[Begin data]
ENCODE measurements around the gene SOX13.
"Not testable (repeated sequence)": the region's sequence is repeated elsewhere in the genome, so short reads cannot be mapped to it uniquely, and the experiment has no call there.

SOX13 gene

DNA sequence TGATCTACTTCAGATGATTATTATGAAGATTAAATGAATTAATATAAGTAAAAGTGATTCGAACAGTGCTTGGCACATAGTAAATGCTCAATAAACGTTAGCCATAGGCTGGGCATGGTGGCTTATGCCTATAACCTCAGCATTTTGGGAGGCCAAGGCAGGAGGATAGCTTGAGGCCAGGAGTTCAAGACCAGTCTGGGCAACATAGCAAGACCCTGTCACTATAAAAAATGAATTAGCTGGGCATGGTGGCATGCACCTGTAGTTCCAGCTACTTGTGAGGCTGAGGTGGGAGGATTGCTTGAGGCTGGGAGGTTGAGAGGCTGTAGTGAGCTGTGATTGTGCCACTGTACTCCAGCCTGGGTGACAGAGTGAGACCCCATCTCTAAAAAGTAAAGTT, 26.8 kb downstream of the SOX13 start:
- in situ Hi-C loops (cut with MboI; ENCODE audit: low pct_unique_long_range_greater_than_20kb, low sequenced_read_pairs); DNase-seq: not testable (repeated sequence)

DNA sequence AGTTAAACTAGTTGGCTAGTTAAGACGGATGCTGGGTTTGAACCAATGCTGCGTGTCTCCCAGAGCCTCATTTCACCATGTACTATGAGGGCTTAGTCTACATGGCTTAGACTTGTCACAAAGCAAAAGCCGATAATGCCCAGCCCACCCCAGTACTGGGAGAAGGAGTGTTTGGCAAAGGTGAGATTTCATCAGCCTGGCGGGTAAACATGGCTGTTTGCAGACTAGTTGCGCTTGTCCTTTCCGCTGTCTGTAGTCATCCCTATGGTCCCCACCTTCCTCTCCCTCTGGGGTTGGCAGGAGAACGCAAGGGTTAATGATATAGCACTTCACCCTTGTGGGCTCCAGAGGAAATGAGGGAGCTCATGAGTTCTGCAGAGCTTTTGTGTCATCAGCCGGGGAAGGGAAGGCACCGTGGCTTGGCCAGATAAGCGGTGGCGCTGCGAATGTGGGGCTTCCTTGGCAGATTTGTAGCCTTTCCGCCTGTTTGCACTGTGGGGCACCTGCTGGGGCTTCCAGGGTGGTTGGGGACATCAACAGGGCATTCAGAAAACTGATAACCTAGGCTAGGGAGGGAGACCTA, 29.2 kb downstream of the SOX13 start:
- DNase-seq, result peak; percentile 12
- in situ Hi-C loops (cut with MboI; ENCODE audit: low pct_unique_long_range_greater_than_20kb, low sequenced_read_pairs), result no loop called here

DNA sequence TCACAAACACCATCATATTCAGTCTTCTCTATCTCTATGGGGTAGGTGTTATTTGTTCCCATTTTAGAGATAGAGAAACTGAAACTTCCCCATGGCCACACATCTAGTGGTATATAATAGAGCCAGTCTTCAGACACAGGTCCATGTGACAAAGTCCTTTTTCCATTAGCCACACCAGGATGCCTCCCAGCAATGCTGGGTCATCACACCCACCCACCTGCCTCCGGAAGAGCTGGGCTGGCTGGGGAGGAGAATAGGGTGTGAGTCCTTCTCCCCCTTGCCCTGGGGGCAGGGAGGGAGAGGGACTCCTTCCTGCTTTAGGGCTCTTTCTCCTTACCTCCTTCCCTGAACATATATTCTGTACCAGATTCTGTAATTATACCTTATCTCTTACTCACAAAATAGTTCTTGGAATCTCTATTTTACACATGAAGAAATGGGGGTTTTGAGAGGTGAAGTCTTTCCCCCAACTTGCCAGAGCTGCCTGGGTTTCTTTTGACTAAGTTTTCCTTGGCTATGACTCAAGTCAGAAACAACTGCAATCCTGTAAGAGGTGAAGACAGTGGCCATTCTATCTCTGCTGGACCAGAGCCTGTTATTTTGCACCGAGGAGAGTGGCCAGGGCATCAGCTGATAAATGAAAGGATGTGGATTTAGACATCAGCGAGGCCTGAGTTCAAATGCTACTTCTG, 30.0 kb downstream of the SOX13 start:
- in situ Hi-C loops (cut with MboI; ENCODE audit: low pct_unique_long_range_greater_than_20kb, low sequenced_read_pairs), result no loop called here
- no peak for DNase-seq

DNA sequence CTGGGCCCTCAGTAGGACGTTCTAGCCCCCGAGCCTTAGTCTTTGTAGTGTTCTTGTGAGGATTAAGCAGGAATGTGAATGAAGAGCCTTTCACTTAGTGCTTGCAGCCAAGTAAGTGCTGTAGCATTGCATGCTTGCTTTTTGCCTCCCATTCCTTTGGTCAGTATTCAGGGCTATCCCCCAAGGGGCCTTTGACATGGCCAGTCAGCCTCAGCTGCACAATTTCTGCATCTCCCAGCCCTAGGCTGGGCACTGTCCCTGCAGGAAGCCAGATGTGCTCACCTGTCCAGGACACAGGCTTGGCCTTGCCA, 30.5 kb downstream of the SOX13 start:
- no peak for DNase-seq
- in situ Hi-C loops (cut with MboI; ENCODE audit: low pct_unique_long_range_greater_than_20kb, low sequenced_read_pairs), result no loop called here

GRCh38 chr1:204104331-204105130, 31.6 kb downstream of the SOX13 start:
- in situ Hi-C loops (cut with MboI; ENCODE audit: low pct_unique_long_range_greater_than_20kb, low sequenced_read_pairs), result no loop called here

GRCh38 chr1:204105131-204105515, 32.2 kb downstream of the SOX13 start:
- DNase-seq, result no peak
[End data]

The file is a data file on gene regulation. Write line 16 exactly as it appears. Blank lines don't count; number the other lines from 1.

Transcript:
- in situ Hi-C loops (cut with MboI; ENCODE audit: low pct_unique_long_range_greater_than_20kb, low sequenced_read_pairs), result no loop called here